Microsoft has introduced LightSwitch—that’s Visual Studio LightSwitch, a point-and-click, template-driven development environment that outputs C# or Visual Basic code through a wizard-driven deployment process. The project is currently in beta form, and no release date has been set yet.

Doug Seven, group product manager of Visual Studio at Microsoft, said that LightSwitch will be a standalone product. “LightSwitch is part of the Visual Studio family of products, and can be installed as an integrated component of Visual Studio Pro and above,” he said.

Developers using the software can choose from templates to start their projects. From then on, pointing and clicking can be used to set up the database connection and lay out the on-screen forms and interface.

LightSwitch will generate either C# or Visual Basic code, a choice developers make at the outset of project creation. When asked how maintainable the automatically generated code will be, Seven replied that the generated code is done following best practices and patterns for three-tier architecture, including separation of concerns, client- and server-side validation, and proper data access practices.

A completed LightSwitch application can be deployed (via a wizard) as a desktop client or a Silverlight-based Web client. Additionally, Seven said that LightSwitch will offer publish-to-cloud functionality, although this capability is not implemented in the initial beta.

LightSwitch is targeted at building data-backed applications, said Seven. “LightSwitch enables developers to easily aggregate data from multiple sources by creating Entity models of the data. This enables developers to associate different data sources using patterns similar to foreign-key relationships. Essentially, the working of the various data stores is abstracted, enabling the developer to think about the data model, not the data source.”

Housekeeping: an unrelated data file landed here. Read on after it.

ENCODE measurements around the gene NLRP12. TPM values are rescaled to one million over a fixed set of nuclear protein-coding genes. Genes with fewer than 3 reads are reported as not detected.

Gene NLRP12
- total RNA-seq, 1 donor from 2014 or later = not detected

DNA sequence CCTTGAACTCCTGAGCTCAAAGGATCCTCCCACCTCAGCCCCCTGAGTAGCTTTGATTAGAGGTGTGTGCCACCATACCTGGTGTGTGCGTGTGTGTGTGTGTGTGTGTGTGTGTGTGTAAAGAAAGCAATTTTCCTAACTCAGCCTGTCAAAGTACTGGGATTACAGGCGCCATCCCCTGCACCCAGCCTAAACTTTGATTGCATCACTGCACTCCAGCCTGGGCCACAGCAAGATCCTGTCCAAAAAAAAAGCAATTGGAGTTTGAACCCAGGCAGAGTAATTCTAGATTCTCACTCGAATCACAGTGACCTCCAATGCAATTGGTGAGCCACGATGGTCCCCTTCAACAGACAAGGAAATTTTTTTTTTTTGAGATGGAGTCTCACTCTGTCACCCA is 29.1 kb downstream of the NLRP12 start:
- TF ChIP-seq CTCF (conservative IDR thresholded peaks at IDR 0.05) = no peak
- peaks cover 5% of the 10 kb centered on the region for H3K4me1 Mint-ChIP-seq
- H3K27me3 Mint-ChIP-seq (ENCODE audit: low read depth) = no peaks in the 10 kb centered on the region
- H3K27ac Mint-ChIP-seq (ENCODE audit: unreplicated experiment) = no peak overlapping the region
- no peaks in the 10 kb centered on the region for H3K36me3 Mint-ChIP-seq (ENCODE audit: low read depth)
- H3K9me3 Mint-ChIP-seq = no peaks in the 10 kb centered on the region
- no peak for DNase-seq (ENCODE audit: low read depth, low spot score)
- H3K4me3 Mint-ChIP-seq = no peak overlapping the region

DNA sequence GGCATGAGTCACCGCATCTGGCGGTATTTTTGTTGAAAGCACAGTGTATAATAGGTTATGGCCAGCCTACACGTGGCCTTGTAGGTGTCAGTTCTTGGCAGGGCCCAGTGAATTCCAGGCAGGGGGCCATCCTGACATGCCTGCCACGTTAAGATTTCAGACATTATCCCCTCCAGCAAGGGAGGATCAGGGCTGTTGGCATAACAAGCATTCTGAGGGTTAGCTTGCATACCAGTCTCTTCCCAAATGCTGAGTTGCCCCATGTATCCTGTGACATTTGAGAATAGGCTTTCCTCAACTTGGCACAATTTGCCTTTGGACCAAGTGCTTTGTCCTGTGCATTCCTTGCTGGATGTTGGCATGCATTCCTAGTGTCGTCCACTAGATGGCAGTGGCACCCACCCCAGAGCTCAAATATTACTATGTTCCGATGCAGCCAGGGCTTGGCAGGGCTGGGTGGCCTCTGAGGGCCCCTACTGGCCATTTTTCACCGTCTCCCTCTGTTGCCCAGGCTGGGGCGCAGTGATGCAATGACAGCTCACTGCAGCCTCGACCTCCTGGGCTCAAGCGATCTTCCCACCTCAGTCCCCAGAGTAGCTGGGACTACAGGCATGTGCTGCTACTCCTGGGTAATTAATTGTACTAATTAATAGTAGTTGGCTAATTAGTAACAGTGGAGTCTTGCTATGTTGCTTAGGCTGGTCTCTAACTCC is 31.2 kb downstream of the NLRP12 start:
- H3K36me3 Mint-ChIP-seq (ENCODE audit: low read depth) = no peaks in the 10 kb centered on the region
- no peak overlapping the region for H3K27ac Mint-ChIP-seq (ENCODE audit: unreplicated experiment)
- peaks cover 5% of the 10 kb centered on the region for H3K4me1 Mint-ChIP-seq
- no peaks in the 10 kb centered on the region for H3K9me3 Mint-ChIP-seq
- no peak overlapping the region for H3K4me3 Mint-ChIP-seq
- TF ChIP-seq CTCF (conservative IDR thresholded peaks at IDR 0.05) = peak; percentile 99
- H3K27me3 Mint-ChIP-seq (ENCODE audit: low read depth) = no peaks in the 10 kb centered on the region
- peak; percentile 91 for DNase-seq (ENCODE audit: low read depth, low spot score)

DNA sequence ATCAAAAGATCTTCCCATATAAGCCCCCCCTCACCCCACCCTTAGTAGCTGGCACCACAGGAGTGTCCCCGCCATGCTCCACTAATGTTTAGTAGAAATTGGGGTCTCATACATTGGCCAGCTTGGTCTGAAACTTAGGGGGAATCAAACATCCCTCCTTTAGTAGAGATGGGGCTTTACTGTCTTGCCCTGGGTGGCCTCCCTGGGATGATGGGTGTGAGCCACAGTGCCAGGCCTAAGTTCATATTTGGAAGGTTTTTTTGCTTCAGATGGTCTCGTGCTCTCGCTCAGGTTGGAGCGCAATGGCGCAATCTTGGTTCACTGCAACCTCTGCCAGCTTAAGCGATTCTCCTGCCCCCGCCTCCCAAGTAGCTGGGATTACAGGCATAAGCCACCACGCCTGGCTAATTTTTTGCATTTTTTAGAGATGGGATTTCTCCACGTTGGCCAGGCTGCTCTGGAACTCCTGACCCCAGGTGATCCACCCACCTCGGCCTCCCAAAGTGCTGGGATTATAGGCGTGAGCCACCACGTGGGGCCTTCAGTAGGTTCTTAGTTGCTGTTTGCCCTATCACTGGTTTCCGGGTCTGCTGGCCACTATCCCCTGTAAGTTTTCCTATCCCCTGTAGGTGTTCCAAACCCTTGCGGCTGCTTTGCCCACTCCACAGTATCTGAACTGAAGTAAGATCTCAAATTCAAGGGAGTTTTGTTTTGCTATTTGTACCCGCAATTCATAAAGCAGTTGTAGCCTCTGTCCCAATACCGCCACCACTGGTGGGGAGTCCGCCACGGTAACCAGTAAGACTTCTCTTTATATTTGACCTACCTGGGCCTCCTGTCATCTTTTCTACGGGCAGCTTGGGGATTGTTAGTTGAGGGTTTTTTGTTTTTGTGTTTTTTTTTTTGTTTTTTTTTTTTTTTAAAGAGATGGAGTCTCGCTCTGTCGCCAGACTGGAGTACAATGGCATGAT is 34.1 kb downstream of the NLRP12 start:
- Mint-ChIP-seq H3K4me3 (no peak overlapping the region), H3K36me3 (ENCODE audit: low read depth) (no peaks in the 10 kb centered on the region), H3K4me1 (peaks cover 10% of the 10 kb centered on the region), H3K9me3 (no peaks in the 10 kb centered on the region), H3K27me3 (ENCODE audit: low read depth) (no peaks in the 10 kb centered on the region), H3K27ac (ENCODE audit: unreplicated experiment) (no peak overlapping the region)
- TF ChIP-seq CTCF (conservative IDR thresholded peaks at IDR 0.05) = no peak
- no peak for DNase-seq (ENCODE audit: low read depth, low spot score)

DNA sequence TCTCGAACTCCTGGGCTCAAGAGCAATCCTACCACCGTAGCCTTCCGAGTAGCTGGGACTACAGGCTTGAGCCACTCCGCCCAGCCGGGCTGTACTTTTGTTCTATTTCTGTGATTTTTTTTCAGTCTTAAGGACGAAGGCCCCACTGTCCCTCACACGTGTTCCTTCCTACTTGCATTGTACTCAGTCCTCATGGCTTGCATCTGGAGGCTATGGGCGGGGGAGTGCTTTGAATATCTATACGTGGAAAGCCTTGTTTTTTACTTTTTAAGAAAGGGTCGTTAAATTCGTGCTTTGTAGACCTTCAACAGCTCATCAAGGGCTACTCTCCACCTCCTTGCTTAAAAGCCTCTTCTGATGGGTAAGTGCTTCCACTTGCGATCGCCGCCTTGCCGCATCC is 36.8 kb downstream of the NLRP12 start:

Seven also said that LightSwitch is heavily focused on business users, because adding custom business logic and rules is core to line-of-business applications. “LightSwitch makes it easy to add custom logic to models and screens (either as validation rules on models, or control execution events in screens). Ultimately, because LightSwitch is just a .NET implementation, the possibilities are wide open,” he said.

The main goal, said Seven, is saving developers time. “We have been working on the idea of LightSwitch for a while. The idea was born from our developer division as we looked at the common problems faced in both small/mid-size businesses who have limited IT capabilities and resources, and in enterprises where the needs of the IT resources exceed their capacity. We wanted to provide tools that would enable developers to quickly build professional quality line-of-business applications with the flexibility to grow and scale as the needs of the application grow.”